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From Dovlecel Alexandru Ovidiu <alexandru.dovle...@siemens.com>
Subject RE: hashCode/equals contract broken in BaseObject
Date Tue, 04 May 2004 14:39:04 GMT
When you are right you are right. 

Thanks for reminding me the Hash logic. Forgot about the collisions :(((
Silly me. Thanks again. (btw, cormen is quite a big book that lies in my
library, collecting the dust) :)))) 

Then keep up the fight for the changes,
Alex 

-----Original Message-----
From: Shevek [mailto:shevek@anarres.org]
Sent: Tuesday, May 04, 2004 4:37 PM
To: Apache Torque Users List
Subject: RE: hashCode/equals contract broken in BaseObject


On Tue, 4 May 2004, Dovlecel Alexandru Ovidiu wrote:

> I think the approach that you provide will not work, because the XOR
> operation will produce overlapping hashkeys. For example the following two
> couples will provide the same key, even though they are different objects:
> 
> (class.hashCode in binary, pk.hashCode in binary) --> object.hashCode
> 
> (1110, 0001)  --> 1111
> (1010, 0101)  --> 1111

That doesn't matter, as long as equals() discriminates correctly between 
the objects. Collisions are a natural feature of any hash algorithm, 
by the very fact that a hash function is lossy. Equals must look like:

(getClass() == ob.getClass()) && (key == ob.getKey())

Right now, all the hashcodes are likely to be equal anyway since they all
just use the primary keys, so in fact the situation is currently worse 
than you suggest.

> So an object of type identified by 1110 (14) that has the pk.hashCOde
equal
> to 1
> WILL BE EQUAL 
> with an object of type identified by 1010 (10) that has the pk.hashcode
> equal to 5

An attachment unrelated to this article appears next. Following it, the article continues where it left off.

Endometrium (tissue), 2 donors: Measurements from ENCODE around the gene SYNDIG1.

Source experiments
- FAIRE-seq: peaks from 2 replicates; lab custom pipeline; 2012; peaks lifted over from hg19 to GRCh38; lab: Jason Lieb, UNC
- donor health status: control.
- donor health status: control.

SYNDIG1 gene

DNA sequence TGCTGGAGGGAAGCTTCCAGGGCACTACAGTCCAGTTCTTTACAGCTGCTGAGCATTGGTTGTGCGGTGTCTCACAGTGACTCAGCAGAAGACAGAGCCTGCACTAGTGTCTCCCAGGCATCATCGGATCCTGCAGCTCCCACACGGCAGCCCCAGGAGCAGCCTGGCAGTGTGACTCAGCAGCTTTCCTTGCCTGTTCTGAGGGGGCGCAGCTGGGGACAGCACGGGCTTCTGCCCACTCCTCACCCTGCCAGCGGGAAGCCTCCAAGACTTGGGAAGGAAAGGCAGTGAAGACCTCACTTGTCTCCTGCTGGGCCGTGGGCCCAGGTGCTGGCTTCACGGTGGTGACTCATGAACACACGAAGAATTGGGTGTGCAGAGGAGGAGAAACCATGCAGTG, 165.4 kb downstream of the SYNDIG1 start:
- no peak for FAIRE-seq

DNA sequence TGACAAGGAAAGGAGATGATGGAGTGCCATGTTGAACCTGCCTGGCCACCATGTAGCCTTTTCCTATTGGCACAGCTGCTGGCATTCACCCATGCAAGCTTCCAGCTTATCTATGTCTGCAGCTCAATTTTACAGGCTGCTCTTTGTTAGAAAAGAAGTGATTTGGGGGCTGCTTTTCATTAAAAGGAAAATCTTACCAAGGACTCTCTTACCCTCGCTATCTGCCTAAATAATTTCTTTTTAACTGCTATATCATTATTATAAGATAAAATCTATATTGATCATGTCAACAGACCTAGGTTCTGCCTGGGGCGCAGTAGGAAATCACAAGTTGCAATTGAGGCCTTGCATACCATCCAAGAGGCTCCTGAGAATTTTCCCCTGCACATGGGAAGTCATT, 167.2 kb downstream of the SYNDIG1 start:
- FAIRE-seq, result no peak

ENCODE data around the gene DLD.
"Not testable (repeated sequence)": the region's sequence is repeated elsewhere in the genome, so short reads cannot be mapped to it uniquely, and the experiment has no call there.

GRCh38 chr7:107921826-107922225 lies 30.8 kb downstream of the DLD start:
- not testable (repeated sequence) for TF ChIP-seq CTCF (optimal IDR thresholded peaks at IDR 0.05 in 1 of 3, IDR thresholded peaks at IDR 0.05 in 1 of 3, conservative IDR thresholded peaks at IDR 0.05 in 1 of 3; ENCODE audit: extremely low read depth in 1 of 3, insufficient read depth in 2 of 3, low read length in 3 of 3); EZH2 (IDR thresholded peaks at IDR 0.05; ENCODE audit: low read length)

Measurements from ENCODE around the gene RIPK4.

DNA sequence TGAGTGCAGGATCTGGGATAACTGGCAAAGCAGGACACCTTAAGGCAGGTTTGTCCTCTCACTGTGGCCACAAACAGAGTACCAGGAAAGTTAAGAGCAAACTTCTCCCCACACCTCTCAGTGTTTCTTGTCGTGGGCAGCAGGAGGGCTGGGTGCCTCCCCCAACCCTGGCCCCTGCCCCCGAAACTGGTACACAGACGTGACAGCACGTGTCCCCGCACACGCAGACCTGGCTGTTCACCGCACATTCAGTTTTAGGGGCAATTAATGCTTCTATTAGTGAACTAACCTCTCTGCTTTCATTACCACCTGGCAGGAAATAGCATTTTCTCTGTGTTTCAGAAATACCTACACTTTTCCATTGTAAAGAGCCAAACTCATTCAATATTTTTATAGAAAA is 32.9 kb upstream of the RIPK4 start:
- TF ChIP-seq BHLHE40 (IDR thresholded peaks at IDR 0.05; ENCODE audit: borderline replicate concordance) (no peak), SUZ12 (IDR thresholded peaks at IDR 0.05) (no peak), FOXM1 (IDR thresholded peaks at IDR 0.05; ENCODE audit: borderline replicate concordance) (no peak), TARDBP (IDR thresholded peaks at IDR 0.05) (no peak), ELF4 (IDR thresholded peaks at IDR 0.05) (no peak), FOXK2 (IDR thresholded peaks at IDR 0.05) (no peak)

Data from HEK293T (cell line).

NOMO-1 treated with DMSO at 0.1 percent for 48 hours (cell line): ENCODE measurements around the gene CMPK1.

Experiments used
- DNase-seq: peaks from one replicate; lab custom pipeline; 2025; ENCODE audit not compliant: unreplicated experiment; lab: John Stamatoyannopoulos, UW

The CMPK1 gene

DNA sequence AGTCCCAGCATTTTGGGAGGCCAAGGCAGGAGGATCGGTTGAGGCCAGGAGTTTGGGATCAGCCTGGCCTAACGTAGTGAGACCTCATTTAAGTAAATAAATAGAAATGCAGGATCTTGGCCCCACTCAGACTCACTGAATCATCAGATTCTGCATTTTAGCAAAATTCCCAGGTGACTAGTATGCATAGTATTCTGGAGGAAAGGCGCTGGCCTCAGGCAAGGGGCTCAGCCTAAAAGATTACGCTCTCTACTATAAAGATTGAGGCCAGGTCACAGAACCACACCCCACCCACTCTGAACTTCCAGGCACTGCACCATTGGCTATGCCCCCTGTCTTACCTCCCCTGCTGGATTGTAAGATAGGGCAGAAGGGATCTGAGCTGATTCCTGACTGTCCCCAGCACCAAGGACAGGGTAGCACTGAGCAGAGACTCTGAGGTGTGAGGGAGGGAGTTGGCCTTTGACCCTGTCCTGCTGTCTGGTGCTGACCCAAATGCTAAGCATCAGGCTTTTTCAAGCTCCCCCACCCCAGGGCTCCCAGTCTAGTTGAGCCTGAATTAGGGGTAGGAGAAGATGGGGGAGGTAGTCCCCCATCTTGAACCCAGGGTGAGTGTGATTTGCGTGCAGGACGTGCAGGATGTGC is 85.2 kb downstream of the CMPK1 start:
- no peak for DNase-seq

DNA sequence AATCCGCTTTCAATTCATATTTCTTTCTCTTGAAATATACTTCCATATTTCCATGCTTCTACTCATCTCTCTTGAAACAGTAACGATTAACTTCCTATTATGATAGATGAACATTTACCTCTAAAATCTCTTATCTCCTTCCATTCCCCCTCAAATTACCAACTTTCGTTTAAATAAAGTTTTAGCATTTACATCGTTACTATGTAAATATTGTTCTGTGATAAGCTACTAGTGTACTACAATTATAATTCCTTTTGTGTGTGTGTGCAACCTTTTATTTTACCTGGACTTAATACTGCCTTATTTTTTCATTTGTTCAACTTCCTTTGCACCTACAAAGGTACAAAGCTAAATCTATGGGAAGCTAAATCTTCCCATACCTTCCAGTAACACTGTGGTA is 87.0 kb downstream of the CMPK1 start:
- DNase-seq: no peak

No. They just have the same hashcode. They are not equal. That is why 
there are separate hashCode() and equals() methods in Java. The equals 
method must ONLY return true if the objects really are equal. hashCode() 
can return whatever it likes, but performance will improve if collisions 
are reduced. It's fairly common to stress test hash implementations by 
making hashCode() always return zero. However, equals() must always work.

To be honest, as long as BaseObject::equals() gets fixed, hashCode() can 
stay as it is (but performance will still suck).

> If I am wrong (I am not too good with the binary operations and the binary
> format) pls correct me... 

I suggest Cormen, Rivest, et al. Algorithms, 2nd ed for a basic
illustrative description of hashing. Knuth for the more complete
description.

S.

> Enjoy,
> Alex 
> 
> 
> 
> 
> -----Original Message-----
> From: Shevek [mailto:shevek@anarres.org]
> Sent: Tuesday, May 04, 2004 4:22 PM
> To: Apache Torque Users List
> Subject: RE: hashCode/equals contract broken in BaseObject
> 
> 
> On Tue, 4 May 2004, Dovlecel Alexandru Ovidiu wrote:
> 
> > You can use torque objects as hash keys with one condition: 
> > 
> > all the keys in the hashtable must be instances of the same torque
class.
> > Then you will not have any inconsistency. 
> 
> I know this. However, this is in violation of the equals() contract and
> causes much breakage. equals() should return true if and only if the
> objects are equal. I have a requirement to mix class types. I have
> suggested a fix for this: use
> 
> 	getClass().hashCode() ^ key.hashCode()
> 
> instead of
> 
> 	key.hashCode()
> 
> Then the whole world will work as intended again.
> 
> S.
> 
> > -----Original Message-----
> > From: Shevek [mailto:shevek@anarres.org]
> > Sent: Tuesday, May 04, 2004 4:07 PM
> > To: Apache Torque Users List
> > Subject: hashCode/equals contract broken in BaseObject
> > 
> > 
> > hashCode and equals in BaseObject rely only on the primary key. This
> > breaks horribly (violates the general contract of hashCode()/equals())
if 
> > you compare two objects of different classes.
> > 
> > It MUST compare ob.getClass() as well as ob.getPrimaryKey() and include
> > ob.getClass().hashCode() in its hashCode() [by xor?] [or something
> > equivalent].
> > 
> > No doubt the reason for this violation is noted in the FAQ, but it seems
> > worth noting as a serious bug since it means I can't use Torque objects
as
> 
> > hash keys.
> > 
> > S.
> > 
> > 
> 
> 

-- 
Shevek                                    http://www.anarres.org/
I am the Borg.                         http://www.gothnicity.org/

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